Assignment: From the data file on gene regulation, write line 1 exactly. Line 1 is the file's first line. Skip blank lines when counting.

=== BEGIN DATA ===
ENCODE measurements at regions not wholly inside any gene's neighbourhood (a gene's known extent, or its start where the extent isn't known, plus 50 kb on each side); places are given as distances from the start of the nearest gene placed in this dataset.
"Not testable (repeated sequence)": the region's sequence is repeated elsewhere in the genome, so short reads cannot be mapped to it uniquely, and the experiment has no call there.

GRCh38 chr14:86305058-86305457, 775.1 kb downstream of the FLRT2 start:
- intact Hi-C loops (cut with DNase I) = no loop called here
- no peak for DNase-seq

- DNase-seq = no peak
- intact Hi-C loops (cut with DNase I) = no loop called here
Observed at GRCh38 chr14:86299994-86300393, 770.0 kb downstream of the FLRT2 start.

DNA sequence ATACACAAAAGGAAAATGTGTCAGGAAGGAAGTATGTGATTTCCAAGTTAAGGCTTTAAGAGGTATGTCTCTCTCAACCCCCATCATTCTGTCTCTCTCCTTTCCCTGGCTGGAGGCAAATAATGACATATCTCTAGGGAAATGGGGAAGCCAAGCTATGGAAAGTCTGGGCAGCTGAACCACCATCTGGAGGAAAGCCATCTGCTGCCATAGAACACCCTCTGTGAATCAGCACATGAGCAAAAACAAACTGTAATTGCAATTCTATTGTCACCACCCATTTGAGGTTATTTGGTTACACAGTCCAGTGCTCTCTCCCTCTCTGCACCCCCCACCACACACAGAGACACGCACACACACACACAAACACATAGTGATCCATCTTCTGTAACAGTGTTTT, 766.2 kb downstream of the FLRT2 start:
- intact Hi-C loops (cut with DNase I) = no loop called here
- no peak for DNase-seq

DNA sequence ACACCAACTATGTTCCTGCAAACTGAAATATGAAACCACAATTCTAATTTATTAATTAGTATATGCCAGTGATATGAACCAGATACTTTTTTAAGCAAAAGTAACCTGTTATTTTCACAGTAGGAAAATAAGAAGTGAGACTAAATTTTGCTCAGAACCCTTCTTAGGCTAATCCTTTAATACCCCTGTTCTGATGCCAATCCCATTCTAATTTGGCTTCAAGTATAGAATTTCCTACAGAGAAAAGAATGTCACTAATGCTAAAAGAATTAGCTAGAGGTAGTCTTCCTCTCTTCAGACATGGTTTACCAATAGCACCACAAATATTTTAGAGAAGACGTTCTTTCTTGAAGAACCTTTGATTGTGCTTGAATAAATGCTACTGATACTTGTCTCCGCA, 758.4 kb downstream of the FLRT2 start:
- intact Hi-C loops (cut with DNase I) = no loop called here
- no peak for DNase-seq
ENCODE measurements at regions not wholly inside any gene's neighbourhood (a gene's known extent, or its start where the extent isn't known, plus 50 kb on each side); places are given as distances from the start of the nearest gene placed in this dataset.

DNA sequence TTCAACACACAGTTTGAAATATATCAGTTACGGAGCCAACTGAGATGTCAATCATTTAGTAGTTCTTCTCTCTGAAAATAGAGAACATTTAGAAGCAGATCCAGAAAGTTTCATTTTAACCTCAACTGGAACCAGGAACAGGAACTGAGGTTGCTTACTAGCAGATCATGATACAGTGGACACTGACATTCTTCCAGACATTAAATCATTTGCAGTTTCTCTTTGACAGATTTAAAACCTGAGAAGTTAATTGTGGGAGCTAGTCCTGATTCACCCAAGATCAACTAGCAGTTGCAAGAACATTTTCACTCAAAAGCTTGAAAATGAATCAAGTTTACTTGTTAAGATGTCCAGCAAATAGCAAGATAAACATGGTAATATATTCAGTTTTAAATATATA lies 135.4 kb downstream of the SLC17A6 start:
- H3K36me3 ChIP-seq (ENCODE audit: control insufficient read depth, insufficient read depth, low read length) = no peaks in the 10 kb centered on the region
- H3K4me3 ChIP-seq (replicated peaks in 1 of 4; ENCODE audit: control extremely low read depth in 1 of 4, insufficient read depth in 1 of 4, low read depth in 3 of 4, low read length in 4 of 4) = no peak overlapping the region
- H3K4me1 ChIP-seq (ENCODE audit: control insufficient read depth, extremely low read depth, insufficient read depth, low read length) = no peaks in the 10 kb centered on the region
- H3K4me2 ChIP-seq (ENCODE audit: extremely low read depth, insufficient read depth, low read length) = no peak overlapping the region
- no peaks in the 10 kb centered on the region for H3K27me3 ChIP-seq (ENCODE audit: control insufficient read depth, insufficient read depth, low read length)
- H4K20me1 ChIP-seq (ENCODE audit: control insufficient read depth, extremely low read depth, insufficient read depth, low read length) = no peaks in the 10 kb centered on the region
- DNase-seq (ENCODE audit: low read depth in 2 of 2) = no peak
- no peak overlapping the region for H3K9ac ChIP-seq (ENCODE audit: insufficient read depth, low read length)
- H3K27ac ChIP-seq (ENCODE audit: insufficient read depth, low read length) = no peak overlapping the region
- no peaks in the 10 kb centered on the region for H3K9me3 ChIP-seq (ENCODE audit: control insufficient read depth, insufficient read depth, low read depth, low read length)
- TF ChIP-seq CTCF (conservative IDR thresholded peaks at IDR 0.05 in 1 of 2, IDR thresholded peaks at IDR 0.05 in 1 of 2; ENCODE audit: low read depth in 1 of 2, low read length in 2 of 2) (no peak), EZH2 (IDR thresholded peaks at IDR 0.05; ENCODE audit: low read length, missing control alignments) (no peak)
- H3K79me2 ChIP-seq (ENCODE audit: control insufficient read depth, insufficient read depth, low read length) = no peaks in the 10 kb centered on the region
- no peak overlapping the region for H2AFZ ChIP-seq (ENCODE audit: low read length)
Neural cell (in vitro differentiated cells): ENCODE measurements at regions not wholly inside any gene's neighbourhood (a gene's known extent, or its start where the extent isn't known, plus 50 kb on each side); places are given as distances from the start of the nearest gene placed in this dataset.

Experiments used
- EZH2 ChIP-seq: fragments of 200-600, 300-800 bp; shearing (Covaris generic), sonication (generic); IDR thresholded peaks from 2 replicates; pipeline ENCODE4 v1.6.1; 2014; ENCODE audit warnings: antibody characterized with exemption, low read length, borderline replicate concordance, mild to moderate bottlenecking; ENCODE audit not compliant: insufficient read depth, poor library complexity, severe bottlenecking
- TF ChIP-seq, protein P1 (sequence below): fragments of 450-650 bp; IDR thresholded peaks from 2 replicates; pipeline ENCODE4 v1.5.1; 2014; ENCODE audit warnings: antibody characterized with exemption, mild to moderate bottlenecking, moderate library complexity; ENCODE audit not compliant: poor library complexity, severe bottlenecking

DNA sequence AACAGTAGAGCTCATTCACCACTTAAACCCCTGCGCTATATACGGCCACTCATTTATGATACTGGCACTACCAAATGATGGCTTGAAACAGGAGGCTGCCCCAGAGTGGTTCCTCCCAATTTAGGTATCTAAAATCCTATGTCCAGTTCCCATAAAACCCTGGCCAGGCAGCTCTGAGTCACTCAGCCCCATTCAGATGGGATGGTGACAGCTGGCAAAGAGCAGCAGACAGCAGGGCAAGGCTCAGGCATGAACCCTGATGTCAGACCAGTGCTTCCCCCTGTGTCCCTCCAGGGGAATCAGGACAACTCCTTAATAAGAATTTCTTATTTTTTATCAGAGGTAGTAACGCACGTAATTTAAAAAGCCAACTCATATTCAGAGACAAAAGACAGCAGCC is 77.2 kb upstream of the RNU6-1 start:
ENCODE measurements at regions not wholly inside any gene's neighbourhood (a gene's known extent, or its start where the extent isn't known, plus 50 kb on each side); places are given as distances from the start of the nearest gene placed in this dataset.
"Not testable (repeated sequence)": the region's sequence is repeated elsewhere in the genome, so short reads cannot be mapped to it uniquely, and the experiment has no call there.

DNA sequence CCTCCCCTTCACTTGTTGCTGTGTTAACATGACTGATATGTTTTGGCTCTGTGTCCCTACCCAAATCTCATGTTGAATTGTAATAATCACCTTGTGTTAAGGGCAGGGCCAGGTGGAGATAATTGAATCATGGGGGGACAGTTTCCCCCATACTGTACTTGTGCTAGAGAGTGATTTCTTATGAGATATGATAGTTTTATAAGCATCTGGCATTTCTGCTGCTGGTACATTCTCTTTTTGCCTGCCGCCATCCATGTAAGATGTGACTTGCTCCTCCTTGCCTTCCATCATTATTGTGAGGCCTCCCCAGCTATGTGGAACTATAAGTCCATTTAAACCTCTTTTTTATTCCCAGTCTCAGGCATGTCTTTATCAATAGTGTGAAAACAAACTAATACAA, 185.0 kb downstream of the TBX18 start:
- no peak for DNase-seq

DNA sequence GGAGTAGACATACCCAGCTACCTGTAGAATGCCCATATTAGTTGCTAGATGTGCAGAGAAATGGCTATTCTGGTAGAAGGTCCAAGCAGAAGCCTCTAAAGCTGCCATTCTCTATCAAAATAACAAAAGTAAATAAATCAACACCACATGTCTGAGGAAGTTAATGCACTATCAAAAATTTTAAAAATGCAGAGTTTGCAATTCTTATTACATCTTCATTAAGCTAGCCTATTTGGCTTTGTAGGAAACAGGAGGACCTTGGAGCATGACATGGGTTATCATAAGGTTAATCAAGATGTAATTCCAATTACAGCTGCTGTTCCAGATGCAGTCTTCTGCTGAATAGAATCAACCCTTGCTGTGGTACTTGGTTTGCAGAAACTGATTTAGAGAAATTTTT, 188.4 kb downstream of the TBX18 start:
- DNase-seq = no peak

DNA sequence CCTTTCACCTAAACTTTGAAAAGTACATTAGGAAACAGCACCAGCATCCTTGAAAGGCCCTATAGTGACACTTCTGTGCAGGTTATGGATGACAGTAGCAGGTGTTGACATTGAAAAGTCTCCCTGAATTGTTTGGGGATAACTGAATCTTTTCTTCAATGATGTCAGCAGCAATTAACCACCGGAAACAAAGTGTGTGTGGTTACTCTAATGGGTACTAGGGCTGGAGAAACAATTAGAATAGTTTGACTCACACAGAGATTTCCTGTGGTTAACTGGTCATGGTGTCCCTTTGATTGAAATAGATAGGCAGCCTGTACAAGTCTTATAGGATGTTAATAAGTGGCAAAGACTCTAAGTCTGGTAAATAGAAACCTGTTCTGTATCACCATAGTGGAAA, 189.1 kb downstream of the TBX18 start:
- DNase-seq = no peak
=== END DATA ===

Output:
ENCODE measurements at regions not wholly inside any gene's neighbourhood (a gene's known extent, or its start where the extent isn't known, plus 50 kb on each side); places are given as distances from the start of the nearest gene placed in this dataset.